According to the San Bernardino Sun, here's how the controversy got started:
“When tragic events occur in history, there is often debate about their actual existence,” the assignment read. “For example, some people claim the Holocaust is not an actual historical event, but instead is a propaganda tool that was used for political and monetary gain. Based upon your research on this issue, write an argumentative essay, utilizing cited textual evidence, in which you explain whether or not you believe the Holocaust was an actual event in history, or merely a political scheme created to influence public emotion and gain. Remember to address counterclaims (rebuttals) to your stated claim. You are also required to use parenthetical (internal) citations and to provide a Works Cited page".
KTLA Channel 5 adds more information. They reported that the 18-page assignment instructions included three sources that students were told to use, including one that stated gassings in concentration camps were a hoax and that no evidence has shown Jews died in gas chambers. The sources were identified as biblebelievers.org.au and history.com and about.com.
As you can see, there was NO Holocaust denial promoted. The primary purpose was to develop critical thinking skills, as school board member Joe Martinez explained in his May 2nd statement to The Sun:
“One of the most important responsibilities for educators is to develop critical thinking skills in students. This will allow a person to come to their own conclusion. Current events are part of the basis for measuring IQ. The Middle East, Israel, Palestine and the Holocaust are on newscasts discussing current events. Teaching how to come to your own conclusion based on the facts, test your position, be able to articulate that position, then defend your belief with a lucid argument is essential to good citizenship. This thought process creates the foundation for a good education. The progression is within district board policy and also supports the district’s student inspired motto: ‘Today’s Scholars, Tomorrow’s Leaders.’"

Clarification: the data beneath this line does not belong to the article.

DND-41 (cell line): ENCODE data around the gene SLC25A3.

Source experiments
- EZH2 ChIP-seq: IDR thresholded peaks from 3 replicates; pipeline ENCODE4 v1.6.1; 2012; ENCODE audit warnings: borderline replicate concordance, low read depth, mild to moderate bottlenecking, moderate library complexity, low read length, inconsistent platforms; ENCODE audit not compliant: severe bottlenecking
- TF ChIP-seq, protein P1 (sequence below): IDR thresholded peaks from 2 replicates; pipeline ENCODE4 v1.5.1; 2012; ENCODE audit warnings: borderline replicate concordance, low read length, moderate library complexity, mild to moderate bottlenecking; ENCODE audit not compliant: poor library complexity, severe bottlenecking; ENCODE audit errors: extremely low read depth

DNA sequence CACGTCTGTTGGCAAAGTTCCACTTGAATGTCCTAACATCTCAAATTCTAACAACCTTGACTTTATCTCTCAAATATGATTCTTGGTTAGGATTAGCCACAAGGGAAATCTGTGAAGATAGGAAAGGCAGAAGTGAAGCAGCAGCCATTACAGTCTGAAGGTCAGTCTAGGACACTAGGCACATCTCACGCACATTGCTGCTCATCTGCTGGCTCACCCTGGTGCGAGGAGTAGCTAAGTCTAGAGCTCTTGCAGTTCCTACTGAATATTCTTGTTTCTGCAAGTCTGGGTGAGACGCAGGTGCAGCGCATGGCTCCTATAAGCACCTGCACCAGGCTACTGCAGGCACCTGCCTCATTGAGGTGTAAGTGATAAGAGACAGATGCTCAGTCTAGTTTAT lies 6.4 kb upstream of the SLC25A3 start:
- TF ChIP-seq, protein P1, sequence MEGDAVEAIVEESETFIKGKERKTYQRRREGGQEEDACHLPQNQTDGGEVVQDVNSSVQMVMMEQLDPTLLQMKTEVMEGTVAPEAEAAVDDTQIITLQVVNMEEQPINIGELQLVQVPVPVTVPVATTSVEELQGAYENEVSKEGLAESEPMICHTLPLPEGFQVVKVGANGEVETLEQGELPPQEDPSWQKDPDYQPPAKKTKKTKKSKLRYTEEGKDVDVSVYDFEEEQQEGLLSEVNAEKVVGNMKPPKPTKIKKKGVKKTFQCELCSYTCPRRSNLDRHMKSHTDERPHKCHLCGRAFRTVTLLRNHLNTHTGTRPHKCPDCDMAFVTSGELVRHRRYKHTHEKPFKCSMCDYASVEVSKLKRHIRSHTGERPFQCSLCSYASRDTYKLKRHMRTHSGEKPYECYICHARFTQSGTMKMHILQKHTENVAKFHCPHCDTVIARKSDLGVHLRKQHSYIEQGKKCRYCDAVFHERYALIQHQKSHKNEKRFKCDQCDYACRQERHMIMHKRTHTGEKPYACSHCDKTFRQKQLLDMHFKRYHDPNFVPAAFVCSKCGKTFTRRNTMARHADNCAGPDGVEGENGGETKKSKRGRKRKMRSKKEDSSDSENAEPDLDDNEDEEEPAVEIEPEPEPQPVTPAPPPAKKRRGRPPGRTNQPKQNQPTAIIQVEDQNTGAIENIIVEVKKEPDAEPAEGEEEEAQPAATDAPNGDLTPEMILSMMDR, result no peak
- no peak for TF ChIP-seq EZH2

As a result, no teachers, students or parents objected to the assignment. But that was not good enough for the ADL, and on Friday May 2nd, 2014, Matthew Friedman, associate regional director of the Los Angeles office of the ADL, issued the following statement by e-mail:
"It is ADL’s general position that an exercise asking students to question whether the Holocaust happened has no academic value; it only gives legitimacy to the hateful and anti-Semitic promoters of Holocaust denial". On their main website, the ADL issued a more moderate statement that was still critical of the District's effort. One person made a number of calls to police with some very specific death threats against district spokeswoman Syeda Jafri and interim Superintendent Mohammad Z. Islam. The Associated Press claims the person communicating the threats may be white, but the media tends to consider Jews as white.
The District quickly caved in. On Sunday May 4th, district spokeswoman Syeda Jafri said that interim Superintendent Mohammad Z. Islam will be talking with the Educational Services Department to assure that any references to the Holocaust "not occurring" will be stricken on any current or future Argumentative Research projects. Jafri added that the Holocaust should be taught in classrooms with sensitivity and profound consideration for the victims who endured the atrocities committed.
This, of course, means that only one version of the Holocaust can now be taught at the Rialto Unified School District.